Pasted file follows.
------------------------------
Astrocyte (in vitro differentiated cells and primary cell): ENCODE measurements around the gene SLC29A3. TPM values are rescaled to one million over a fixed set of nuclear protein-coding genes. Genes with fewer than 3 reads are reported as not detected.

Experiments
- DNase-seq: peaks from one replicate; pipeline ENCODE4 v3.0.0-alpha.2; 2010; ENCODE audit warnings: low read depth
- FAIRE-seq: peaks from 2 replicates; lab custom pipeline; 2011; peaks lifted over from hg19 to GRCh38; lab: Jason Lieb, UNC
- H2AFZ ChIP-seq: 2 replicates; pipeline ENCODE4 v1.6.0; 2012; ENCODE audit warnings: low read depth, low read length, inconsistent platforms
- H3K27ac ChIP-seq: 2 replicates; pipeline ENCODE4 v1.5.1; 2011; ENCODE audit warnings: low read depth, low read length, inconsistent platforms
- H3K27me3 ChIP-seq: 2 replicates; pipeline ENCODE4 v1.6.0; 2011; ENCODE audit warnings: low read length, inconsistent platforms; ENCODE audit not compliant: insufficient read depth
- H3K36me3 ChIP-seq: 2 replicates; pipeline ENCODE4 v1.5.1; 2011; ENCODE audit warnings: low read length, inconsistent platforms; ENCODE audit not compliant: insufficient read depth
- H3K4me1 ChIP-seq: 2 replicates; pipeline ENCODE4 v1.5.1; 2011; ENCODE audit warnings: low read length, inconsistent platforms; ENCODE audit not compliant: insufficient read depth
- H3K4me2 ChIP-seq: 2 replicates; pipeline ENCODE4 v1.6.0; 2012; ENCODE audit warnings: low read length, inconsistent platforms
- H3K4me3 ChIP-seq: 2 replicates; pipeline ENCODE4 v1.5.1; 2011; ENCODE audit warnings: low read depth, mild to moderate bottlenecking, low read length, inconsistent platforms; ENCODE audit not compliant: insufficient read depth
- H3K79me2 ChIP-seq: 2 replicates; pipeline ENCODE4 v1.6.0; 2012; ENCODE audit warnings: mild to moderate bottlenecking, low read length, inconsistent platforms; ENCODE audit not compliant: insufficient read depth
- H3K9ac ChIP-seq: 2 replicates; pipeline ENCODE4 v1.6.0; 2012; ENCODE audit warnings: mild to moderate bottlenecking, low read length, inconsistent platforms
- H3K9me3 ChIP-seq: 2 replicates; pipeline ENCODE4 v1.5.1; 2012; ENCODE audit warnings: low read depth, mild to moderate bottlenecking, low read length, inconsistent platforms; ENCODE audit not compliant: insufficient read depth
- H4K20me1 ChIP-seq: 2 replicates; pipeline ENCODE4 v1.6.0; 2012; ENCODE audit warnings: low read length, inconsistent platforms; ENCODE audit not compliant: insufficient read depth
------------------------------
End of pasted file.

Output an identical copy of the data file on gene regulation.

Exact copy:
Astrocyte (in vitro differentiated cells and primary cell): ENCODE measurements around the gene SLC29A3. TPM values are rescaled to one million over a fixed set of nuclear protein-coding genes. Genes with fewer than 3 reads are reported as not detected.

Experiments
- DNase-seq: peaks from one replicate; pipeline ENCODE4 v3.0.0-alpha.2; 2010; ENCODE audit warnings: low read depth
- FAIRE-seq: peaks from 2 replicates; lab custom pipeline; 2011; peaks lifted over from hg19 to GRCh38; lab: Jason Lieb, UNC
- H2AFZ ChIP-seq: 2 replicates; pipeline ENCODE4 v1.6.0; 2012; ENCODE audit warnings: low read depth, low read length, inconsistent platforms
- H3K27ac ChIP-seq: 2 replicates; pipeline ENCODE4 v1.5.1; 2011; ENCODE audit warnings: low read depth, low read length, inconsistent platforms
- H3K27me3 ChIP-seq: 2 replicates; pipeline ENCODE4 v1.6.0; 2011; ENCODE audit warnings: low read length, inconsistent platforms; ENCODE audit not compliant: insufficient read depth
- H3K36me3 ChIP-seq: 2 replicates; pipeline ENCODE4 v1.5.1; 2011; ENCODE audit warnings: low read length, inconsistent platforms; ENCODE audit not compliant: insufficient read depth
- H3K4me1 ChIP-seq: 2 replicates; pipeline ENCODE4 v1.5.1; 2011; ENCODE audit warnings: low read length, inconsistent platforms; ENCODE audit not compliant: insufficient read depth
- H3K4me2 ChIP-seq: 2 replicates; pipeline ENCODE4 v1.6.0; 2012; ENCODE audit warnings: low read length, inconsistent platforms
- H3K4me3 ChIP-seq: 2 replicates; pipeline ENCODE4 v1.5.1; 2011; ENCODE audit warnings: low read depth, mild to moderate bottlenecking, low read length, inconsistent platforms; ENCODE audit not compliant: insufficient read depth
- H3K79me2 ChIP-seq: 2 replicates; pipeline ENCODE4 v1.6.0; 2012; ENCODE audit warnings: mild to moderate bottlenecking, low read length, inconsistent platforms; ENCODE audit not compliant: insufficient read depth
- H3K9ac ChIP-seq: 2 replicates; pipeline ENCODE4 v1.6.0; 2012; ENCODE audit warnings: mild to moderate bottlenecking, low read length, inconsistent platforms
- H3K9me3 ChIP-seq: 2 replicates; pipeline ENCODE4 v1.5.1; 2012; ENCODE audit warnings: low read depth, mild to moderate bottlenecking, low read length, inconsistent platforms; ENCODE audit not compliant: insufficient read depth
- H4K20me1 ChIP-seq: 2 replicates; pipeline ENCODE4 v1.6.0; 2012; ENCODE audit warnings: low read length, inconsistent platforms; ENCODE audit not compliant: insufficient read depth